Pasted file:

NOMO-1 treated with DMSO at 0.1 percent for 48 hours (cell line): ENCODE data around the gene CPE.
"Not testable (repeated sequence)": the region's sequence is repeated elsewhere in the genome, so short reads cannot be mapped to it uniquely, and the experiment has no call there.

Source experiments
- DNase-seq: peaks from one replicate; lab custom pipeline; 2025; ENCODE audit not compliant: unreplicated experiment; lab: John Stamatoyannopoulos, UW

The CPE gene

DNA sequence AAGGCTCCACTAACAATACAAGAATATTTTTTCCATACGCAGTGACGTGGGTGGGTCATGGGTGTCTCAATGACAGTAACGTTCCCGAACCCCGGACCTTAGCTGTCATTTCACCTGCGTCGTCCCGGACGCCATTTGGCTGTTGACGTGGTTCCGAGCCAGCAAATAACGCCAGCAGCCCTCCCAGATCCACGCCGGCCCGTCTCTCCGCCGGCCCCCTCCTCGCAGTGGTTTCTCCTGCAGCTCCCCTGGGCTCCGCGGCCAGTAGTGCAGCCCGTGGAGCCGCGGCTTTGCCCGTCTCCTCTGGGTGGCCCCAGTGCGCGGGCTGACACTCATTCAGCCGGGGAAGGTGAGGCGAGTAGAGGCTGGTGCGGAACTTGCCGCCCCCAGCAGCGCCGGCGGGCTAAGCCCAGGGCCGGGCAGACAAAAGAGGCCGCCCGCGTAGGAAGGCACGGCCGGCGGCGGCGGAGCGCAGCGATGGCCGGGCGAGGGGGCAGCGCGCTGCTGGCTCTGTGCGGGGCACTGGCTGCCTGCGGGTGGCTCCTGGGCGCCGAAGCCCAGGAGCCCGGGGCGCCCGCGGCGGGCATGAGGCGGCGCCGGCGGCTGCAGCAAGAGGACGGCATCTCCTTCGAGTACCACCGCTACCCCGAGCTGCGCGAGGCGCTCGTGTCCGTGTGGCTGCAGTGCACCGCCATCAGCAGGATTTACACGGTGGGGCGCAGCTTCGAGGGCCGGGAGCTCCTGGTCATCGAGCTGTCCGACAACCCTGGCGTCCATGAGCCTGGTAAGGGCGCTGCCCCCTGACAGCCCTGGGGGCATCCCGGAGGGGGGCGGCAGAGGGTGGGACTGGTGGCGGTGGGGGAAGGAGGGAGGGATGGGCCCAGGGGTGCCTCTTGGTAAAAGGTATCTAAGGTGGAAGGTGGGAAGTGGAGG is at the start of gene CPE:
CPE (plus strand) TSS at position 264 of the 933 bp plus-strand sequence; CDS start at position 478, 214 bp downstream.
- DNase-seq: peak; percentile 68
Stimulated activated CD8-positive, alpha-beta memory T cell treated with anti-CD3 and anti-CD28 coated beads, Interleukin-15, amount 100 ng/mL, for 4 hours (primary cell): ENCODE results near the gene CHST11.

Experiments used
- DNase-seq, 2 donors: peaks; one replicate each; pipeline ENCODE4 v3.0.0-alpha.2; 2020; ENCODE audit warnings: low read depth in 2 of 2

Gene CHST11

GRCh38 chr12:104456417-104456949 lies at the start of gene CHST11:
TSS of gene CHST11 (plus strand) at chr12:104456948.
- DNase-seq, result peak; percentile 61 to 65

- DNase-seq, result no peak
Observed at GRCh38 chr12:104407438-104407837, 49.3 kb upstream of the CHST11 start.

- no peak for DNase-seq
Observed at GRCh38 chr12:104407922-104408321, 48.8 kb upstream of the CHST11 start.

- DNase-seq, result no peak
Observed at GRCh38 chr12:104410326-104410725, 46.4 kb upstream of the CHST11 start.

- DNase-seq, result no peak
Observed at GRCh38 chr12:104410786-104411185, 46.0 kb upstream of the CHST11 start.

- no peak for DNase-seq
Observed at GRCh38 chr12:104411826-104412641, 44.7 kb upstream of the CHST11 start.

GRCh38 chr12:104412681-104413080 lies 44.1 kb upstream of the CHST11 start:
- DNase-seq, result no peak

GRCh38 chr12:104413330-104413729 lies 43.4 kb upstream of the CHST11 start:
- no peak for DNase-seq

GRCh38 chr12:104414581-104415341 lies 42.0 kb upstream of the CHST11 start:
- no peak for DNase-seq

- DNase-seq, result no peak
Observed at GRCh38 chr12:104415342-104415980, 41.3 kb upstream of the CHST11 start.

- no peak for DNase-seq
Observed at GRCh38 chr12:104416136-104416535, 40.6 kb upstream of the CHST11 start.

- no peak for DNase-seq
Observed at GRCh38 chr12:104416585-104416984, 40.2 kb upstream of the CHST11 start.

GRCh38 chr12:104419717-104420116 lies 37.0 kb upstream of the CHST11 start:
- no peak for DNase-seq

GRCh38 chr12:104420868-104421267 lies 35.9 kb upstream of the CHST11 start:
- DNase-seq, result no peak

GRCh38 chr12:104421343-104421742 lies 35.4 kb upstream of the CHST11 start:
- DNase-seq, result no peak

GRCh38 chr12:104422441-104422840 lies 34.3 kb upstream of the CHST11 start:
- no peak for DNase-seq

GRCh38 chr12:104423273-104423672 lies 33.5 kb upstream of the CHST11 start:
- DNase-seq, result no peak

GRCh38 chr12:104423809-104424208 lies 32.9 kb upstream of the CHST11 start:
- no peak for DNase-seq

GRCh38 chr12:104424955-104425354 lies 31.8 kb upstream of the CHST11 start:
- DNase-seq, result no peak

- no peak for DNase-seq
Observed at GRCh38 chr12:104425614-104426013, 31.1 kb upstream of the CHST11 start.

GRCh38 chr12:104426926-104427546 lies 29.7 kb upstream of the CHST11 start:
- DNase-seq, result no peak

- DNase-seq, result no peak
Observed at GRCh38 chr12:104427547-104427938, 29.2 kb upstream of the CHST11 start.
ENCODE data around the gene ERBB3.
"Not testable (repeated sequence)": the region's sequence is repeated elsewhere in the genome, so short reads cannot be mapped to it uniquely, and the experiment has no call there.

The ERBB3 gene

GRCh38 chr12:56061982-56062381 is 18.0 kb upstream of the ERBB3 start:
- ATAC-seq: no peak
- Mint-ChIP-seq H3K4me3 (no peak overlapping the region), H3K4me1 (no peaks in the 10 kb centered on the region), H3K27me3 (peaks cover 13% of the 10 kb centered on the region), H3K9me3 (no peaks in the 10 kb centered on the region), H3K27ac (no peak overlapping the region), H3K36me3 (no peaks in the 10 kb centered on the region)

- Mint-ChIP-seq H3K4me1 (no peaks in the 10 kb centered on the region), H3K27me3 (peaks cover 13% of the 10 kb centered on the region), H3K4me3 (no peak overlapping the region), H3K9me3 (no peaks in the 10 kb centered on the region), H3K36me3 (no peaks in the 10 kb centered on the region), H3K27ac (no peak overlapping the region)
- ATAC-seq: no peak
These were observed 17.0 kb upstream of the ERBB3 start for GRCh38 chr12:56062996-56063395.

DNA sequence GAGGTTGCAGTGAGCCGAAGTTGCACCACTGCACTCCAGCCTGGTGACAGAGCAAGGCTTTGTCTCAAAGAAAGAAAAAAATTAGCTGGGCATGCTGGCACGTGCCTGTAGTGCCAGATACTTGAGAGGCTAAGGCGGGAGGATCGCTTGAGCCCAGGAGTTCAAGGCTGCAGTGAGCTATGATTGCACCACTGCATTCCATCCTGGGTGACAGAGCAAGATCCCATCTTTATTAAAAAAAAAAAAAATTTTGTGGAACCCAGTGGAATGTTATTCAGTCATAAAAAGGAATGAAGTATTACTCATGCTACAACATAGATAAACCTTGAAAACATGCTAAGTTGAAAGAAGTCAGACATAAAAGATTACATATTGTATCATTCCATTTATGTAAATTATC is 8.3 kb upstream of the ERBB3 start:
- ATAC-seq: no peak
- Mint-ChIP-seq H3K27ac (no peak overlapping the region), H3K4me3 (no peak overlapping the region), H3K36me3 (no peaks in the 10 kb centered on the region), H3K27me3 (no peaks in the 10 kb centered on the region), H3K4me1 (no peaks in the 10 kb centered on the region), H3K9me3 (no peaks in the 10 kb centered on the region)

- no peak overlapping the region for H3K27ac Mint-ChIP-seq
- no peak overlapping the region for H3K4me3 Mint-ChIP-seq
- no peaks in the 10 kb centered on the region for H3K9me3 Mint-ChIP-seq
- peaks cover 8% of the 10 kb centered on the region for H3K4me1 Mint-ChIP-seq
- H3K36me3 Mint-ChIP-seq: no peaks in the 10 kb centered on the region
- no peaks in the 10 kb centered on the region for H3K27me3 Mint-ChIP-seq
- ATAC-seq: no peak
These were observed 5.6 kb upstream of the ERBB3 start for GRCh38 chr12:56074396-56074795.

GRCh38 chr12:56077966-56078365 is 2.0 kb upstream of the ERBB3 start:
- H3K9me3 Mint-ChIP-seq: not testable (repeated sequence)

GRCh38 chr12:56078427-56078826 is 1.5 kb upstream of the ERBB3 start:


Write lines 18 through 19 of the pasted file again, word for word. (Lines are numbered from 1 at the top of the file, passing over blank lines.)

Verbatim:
- no peak for DNase-seq
Observed at GRCh38 chr12:104407922-104408321, 48.8 kb upstream of the CHST11 start.